Myths Driving Wildlife Extinction

Kendrick Frazier

We were on a walking trek in wilderness Tanzania. Our guide, Thad, had obtained a special license for us to trek and camp in a part of the eastern Serengeti miles from any road, far from the areas most visitors see. Suddenly our tiny group came across a freshly abandoned poachers’ camp. Thad, an American born in Tanzania who has lived all his life there, was furious. So was his assistant, a member of one of the local tribes. They set about destroying the camp. They angrily tore it apart, while the rest of us nervously looked over our shoulders wondering if the poachers were watching from the hills above. That was in 2009. Since then, as Bob Ladendorf and Brett Ladendorf report in this issue’s cover article “Wildlife Apocalypse,” poaching of big game in Africa has vastly accelerated. In 2005, sixty rhinos in Africa were killed for their horns or as trophies. Since then, 7,000 more have been killed. The situation for elephants is even worse. Some 30,000 elephants are poached every year for their ivory. As one observer says, “Traders in ivory actually want the extinction of elephants.” It pushes prices ever higher.

It’s a sad and maddening tragedy happening right in front of us, and it is driven largely by myth and superstition—the bogus idea prevalent in certain Asian countries that rhino horns and elephant tusks have medicinal value as tonics, blood-purifiers, or aphrodisiacs. If you ever get asked, regarding superstitions and myths, “What is the harm?” you need only point to this extinction event driven by mythology occurring right now. It is tragic. And heart-breaking.

We scientific skeptics continually debate issues of skepticism among ourselves. A lot of that self-scrutiny is going on right now, and it’s generally healthy. In this issue’s “Skepticism Reloaded,” a longtime member of our editorial board and a leading figure in skepticism in Europe, Amardeo Sarma, asks (and suggests some succinct answers to) the relevant questions: Why do we do what we do? (“To seek a world where pseudoscientific claims do not deceive or harm anyone.”) What makes us different? (We take on issues others are silent about; we focus on delusions, self-delusion, and wishful thinking that can lead us astray; and we are truly nonpartisan and independent.) He argues that scientific skepticism is central to everyone’s well being, whether they know it or not. He emphasizes skepticism’s global nature. In a section titled “Skeptics Are Human,” he calls for greater diversity and candidly discusses problems caused by improper behaviors. He talks about the need for more professionalism and better branding. He suggests future priorities. “We have a cause of utmost significance,” he writes. We must do as good as we possibly can.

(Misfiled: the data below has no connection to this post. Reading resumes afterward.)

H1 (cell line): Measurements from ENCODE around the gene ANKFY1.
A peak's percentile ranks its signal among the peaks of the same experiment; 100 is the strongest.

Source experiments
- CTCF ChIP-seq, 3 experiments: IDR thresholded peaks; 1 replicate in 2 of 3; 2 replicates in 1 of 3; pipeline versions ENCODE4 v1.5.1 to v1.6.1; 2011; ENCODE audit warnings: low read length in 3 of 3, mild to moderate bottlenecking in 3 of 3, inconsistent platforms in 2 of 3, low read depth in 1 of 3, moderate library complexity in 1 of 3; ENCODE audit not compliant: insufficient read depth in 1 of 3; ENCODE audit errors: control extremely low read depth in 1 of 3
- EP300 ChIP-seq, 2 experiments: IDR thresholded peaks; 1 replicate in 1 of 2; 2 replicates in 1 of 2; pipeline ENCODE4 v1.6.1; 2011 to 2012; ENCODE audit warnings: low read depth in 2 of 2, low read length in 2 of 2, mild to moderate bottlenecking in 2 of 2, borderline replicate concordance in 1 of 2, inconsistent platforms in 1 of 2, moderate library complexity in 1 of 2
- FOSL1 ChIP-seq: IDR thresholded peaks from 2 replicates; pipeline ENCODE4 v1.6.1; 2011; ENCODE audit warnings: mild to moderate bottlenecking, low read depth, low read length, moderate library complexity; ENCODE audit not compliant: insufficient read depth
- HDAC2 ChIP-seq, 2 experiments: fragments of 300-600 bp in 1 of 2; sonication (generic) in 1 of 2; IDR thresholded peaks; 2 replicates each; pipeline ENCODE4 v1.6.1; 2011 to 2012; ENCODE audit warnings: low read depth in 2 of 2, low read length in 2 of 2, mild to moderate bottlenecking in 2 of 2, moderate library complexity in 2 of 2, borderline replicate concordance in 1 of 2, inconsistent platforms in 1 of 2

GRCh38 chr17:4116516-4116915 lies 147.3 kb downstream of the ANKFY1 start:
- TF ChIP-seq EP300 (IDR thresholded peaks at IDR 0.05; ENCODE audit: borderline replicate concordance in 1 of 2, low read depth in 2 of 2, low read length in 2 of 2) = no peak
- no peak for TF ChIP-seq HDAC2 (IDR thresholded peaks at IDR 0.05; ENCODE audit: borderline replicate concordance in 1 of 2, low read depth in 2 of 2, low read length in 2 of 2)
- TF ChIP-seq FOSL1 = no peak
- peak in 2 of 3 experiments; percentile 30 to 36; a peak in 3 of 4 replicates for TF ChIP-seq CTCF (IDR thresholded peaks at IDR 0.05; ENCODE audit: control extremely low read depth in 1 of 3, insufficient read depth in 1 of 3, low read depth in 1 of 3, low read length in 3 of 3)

Claims about cell phones and cancer have emerged again with a report this year from the National Toxicology Program that seems to show a few troubling associations. In a Research Review in this issue, Christopher Labos, a cardiologist and epidemiologist, and Kenneth R. Foster, a scientist who has extensively studied the interaction of nonionizing radiation and biological systems, provide a calm and scientifically reasoned assessment of those results. They find the varied results so inconsistent that random chance may be the most operative cause.

—Kendrick Frazier

Kendrick Frazier

Kendrick Frazier is editor of the Skeptical Inquirer and a fellow of the American Association for the Advancement of Science. He is editor of several anthologies, including Science Under Siege: Defending Science, Exposing Pseudoscience.


We were on a walking trek in wilderness Tanzania. Our guide, Thad, had obtained a special license for us to trek and camp in a part of the eastern Serengeti miles from any road, far from the areas most visitors see. Suddenly our tiny group came across a freshly abandoned poachers’ camp. Thad, an American …

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